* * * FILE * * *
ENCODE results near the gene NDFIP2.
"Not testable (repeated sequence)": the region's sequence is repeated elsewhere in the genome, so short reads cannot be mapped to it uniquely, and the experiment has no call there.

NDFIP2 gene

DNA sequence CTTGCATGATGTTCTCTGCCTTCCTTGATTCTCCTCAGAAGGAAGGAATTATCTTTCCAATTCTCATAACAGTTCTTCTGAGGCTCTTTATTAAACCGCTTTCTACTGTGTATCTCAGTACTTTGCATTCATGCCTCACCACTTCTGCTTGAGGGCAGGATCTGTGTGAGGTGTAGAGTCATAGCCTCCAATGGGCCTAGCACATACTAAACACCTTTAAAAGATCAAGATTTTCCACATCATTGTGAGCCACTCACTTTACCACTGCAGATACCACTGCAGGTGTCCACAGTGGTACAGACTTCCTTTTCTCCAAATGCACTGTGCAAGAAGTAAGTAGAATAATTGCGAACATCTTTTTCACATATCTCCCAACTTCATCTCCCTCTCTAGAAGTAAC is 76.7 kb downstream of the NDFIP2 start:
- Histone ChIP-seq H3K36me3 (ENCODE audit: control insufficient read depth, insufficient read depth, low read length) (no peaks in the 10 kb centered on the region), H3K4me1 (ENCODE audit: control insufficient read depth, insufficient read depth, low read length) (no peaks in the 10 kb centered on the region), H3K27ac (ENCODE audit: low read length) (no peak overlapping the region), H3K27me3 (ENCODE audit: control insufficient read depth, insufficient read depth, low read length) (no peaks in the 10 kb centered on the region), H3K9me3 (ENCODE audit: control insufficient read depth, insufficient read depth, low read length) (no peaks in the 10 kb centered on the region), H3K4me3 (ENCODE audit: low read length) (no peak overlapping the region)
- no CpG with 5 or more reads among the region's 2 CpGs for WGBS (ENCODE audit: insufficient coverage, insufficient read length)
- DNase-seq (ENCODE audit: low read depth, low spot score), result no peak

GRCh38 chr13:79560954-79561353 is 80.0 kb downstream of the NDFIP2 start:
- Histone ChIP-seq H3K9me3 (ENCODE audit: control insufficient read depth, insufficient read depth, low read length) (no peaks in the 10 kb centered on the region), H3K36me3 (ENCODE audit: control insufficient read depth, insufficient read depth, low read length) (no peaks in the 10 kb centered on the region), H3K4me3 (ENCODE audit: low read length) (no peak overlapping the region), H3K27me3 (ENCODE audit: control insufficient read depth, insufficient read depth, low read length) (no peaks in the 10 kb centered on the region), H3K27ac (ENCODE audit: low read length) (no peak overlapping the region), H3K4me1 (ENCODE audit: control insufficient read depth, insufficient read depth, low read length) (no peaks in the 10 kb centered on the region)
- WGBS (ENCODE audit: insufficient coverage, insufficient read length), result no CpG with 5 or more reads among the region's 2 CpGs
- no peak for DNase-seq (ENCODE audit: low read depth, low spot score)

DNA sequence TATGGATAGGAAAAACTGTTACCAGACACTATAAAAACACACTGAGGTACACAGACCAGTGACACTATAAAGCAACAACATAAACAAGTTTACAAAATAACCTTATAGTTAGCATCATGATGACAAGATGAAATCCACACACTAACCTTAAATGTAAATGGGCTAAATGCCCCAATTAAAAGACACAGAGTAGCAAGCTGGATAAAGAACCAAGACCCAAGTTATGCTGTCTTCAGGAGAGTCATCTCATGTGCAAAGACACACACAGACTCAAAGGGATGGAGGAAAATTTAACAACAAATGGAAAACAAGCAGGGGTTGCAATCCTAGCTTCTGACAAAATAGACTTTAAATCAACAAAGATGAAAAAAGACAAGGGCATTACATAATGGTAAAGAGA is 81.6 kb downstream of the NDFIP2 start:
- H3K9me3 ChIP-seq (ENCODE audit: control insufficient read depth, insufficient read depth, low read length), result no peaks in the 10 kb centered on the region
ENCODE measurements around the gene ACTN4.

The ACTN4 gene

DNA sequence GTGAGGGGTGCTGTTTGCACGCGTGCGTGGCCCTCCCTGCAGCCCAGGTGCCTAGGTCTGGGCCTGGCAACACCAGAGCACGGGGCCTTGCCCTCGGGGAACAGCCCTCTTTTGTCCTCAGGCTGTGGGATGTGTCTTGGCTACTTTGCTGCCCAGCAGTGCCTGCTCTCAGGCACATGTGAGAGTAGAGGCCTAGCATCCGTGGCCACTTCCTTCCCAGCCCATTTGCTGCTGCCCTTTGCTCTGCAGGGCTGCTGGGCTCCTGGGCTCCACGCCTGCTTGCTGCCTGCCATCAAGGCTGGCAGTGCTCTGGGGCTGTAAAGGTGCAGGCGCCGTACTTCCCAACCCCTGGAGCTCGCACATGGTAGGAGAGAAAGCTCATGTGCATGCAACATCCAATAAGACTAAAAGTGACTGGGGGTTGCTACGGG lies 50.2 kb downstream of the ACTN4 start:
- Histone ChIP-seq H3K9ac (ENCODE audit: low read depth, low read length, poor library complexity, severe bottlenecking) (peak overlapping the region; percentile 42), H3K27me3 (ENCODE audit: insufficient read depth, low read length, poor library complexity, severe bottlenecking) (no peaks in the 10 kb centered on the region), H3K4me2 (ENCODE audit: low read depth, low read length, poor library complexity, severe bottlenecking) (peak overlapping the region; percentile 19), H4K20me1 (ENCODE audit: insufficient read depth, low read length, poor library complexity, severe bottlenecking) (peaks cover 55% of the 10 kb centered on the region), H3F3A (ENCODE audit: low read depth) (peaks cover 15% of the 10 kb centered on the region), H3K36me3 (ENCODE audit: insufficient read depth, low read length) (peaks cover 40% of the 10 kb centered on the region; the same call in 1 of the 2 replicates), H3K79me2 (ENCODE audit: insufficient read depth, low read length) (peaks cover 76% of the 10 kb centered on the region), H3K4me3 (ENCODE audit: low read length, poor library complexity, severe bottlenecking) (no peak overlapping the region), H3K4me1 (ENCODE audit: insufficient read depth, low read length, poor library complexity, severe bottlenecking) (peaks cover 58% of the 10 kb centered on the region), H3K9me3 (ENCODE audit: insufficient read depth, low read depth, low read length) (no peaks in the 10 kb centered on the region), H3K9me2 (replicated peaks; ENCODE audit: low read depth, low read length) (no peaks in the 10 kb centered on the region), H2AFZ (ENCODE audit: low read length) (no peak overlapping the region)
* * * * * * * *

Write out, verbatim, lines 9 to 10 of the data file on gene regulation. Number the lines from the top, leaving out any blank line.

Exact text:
- Histone ChIP-seq H3K9me3 (ENCODE audit: control insufficient read depth, insufficient read depth, low read length) (no peaks in the 10 kb centered on the region), H3K36me3 (ENCODE audit: control insufficient read depth, insufficient read depth, low read length) (no peaks in the 10 kb centered on the region), H3K4me3 (ENCODE audit: low read length) (no peak overlapping the region), H3K27me3 (ENCODE audit: control insufficient read depth, insufficient read depth, low read length) (no peaks in the 10 kb centered on the region), H3K27ac (ENCODE audit: low read length) (no peak overlapping the region), H3K4me1 (ENCODE audit: control insufficient read depth, insufficient read depth, low read length) (no peaks in the 10 kb centered on the region)
- WGBS (ENCODE audit: insufficient coverage, insufficient read length), result no CpG with 5 or more reads among the region's 2 CpGs